3/02/2007 10:27:00 AM  
Blogger LittleBill said...

I am really impressed with the depth and meaningful detail of your blog, Vigilante.

3/02/2007 03:42:00 PM  
Blogger Messenger said...

Yes, this editorial of yours is especially well-founded. There is a current impatience to deal with the pending situation in Iraq, going forward, and to forget the original crime (sin) which has brought us to this point. That's what Tony Snow would want us to think dismissively of as 'old news'.

Credit is due to Geoffrey Wheatcroft of the
The Guardian who is unapologetic about discussing the Downing Street Memo in 2007:

When I write about this now I feel like a pub bore. "Have I said this before? Or maybe you knew that already." But of course I've said it, as many others have, and of course you know. We know that we were taken into a needless, foolish, illegal, immoral and ultimately catastrophic war.

The international war criminals who took us to war are still in power and asking for our continued support. As they are still in denial, they should be denied.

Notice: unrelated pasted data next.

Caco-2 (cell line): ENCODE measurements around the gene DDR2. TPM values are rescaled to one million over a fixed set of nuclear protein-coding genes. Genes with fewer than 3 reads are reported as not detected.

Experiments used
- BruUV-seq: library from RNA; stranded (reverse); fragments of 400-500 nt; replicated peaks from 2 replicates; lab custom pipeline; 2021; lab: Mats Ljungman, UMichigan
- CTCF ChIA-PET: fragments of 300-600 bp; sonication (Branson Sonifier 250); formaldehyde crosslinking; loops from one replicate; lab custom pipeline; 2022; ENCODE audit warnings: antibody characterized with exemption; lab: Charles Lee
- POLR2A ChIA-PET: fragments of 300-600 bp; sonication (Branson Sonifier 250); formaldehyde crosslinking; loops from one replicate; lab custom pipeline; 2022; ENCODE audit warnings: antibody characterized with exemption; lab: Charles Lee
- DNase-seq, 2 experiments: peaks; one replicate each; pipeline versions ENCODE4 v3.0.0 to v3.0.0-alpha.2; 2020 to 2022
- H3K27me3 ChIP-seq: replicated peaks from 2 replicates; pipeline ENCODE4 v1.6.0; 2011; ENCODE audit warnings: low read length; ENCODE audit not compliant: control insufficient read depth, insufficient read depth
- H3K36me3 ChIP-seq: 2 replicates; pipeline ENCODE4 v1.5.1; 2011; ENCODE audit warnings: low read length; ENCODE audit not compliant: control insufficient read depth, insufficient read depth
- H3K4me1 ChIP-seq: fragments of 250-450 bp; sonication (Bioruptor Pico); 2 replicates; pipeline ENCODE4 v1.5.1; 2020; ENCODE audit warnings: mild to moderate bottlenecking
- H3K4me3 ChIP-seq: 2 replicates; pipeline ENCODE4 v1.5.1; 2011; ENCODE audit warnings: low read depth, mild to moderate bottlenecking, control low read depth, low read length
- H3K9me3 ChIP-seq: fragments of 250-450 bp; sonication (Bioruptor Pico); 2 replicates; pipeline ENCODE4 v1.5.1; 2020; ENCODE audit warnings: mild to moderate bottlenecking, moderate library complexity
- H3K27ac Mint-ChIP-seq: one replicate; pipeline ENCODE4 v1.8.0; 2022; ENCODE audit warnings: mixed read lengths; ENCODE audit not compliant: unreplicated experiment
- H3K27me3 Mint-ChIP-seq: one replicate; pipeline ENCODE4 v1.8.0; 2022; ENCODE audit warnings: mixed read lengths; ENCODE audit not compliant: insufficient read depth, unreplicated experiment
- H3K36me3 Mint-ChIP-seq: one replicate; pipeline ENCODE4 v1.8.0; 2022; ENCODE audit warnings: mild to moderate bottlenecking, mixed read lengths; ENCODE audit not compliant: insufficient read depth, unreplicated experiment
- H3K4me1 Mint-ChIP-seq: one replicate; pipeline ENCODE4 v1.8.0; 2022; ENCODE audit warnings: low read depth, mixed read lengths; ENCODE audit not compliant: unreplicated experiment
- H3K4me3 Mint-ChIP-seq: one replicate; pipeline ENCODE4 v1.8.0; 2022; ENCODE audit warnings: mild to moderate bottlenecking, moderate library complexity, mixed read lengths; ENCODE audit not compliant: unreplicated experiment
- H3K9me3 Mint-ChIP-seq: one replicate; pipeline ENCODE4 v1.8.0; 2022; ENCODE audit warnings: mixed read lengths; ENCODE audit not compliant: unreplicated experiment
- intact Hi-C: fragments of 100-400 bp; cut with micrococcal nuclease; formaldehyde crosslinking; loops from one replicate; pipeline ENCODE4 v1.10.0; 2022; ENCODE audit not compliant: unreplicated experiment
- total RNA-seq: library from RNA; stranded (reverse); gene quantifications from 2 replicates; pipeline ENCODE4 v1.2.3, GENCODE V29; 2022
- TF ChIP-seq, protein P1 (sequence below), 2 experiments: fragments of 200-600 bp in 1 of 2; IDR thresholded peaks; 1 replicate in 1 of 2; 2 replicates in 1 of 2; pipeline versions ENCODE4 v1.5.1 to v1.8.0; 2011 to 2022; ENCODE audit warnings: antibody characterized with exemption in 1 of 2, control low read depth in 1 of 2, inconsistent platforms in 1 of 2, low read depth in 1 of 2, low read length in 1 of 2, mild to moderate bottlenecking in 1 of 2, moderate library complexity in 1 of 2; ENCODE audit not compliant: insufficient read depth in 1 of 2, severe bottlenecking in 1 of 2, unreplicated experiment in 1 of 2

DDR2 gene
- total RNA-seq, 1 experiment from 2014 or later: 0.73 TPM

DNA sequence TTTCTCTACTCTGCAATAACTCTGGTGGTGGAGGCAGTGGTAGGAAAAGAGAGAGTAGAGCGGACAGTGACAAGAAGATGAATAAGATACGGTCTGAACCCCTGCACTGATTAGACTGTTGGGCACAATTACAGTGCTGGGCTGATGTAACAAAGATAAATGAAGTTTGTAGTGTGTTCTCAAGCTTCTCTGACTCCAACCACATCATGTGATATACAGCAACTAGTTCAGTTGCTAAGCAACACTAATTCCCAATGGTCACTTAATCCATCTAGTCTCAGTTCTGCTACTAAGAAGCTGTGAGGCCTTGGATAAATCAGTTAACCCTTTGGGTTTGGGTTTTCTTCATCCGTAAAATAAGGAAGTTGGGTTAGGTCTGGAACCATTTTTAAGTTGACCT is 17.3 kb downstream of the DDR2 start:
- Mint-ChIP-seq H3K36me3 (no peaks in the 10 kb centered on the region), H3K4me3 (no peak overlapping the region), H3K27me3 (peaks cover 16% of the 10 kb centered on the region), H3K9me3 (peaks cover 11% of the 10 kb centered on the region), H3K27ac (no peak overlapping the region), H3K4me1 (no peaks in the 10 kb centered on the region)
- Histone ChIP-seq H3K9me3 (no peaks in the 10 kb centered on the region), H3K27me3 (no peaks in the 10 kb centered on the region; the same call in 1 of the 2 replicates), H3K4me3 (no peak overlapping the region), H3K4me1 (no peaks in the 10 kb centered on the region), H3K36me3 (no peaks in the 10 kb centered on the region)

3/03/2007 09:40:00 AM  
Blogger Beach Bum said...

Delving into the realm of alternate history is a dangerous thing. But I'm hard pressed to see how Bush could have convinced the Democrats in congress or the American public of the need to attack Iraq without the almost state of panic the country was living in after the 9/11 attacks. Bush/Cheney's creation of a connection between Saddam's mythical WMD's and al-Qaeda massaged a fear that allowed them to run amok in a region that people light years smarter than them take very delicate steps in to avoid creating anymore trouble than already exists.